November 19, 2012 | | Comments 0
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Temper Temper(ature)

In the continuing pursuit of every possible question that could ever be asked about eyewash stations, there’s been some chatter recently (as well as some field encounters) relative to what is involved with the weekly operational testing of emergency eyewash equipment, particularly whether or not you have to verify the temperature of the flushing fluid. The “good” news is that while there is a requirement to periodically verify the temperature of the flushing liquid, that period is one that is some 52 weeks in length, so we can put that down for an annual visitation. Having said that, I’m thinking this might be a fine opportunity to cover the basic goals of the weekly test (I find there is frequently a bit of a gap in terms of front-line staff’s understanding of the reasons behind the testing).

Let’s start with the ANSI standard. The intent of the weekly activation from the ANSI perspective is to ensure that there is a flushing fluid supply at the head of the device and to clear the supply line of any sediment buildup that could interfere with flow (that’s why you do the test with the caps on – if the pressure isn’t sufficient to “pop” the caps, then there may be some blockage). Running the water also helps to minimize any contamination due to stagnant water.

Another common question is, “How long should I run the water?” The answer is “It depends.” I think we’ve discussed this before, but once more unto the breach: You have to consider the amount of water contained in the eyewash itself, and the water which is in all the sections of piping that do not form part of a constant circulation (a “dead leg” in the plumbing, as it were). Since water tends to be stagnant in these sections until a flow is activated, you need to run the device long enough to flush out all the stagnant water. This may take a little bit of figuring, but once you’ve figured out the time period, you should be good to go.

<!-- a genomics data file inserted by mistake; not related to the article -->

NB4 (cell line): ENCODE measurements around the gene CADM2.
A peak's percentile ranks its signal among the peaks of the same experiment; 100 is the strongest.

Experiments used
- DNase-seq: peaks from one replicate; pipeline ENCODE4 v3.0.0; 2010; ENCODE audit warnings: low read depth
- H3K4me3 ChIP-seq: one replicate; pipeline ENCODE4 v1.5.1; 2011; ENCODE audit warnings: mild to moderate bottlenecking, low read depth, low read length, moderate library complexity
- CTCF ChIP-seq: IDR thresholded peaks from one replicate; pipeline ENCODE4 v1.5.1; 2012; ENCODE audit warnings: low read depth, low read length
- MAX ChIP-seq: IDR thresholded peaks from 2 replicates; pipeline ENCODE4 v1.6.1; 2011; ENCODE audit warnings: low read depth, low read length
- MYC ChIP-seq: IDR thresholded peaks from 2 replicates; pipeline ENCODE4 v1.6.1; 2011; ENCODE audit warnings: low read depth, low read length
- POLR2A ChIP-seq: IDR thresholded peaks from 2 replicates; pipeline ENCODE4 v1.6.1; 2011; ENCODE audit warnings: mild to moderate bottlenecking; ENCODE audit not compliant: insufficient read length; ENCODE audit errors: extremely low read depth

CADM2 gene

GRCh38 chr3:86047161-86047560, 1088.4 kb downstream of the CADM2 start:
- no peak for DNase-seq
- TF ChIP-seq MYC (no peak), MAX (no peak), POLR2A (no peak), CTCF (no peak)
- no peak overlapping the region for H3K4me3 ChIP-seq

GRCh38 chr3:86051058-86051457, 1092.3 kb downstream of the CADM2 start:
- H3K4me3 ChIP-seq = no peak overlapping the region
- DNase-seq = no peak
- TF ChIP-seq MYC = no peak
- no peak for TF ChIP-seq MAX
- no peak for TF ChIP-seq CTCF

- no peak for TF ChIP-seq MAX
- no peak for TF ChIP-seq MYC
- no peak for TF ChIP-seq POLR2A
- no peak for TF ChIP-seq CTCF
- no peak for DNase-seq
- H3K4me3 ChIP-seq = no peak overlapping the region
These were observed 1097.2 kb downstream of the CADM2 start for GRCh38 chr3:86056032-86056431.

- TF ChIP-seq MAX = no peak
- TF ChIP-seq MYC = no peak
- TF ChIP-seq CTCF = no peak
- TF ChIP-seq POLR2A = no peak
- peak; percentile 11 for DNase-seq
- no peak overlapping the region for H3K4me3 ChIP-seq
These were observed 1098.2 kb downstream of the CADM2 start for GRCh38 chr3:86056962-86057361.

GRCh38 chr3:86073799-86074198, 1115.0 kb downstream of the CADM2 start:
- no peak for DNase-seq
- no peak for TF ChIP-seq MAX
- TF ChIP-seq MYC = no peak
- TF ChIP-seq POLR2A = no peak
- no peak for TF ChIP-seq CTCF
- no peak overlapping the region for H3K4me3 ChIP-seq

You also want to make sure that the eyewash equipment is completely accessible, the protective caps are in place, and someone hasn’t installed a cabinet over the device close enough to result in a head injury if someone tries to use the eyewash (don’t laugh – I’ve whacked my head more than once trying to fit my noggin into a confined eyewash. Yes, I realize that head trauma probably explains a lot, but that is an entirely different topic of conversation). Ultimately, it’s about making sure that if someone gets some bad stuff in their eyes, they have an appropriate means of responding to that exposure. Hopefully, it’s not something we need to use very often, but if we have the eyewash stations, we have to properly maintain them.

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Steve MacArthur About the Author: Steve MacArthur is a safety consultant with The Greeley Company in Danvers, Mass. He brings more than 30 years of healthcare management and consulting experience to his work with hospitals, physician offices, and ambulatory care facilities across the country. He is the author of HCPro's Hospital Safety Director's Handbook and is contributing editor for Briefings on Hospital Safety. Contact Steve at stevemacsafetyspace@gmail.com.

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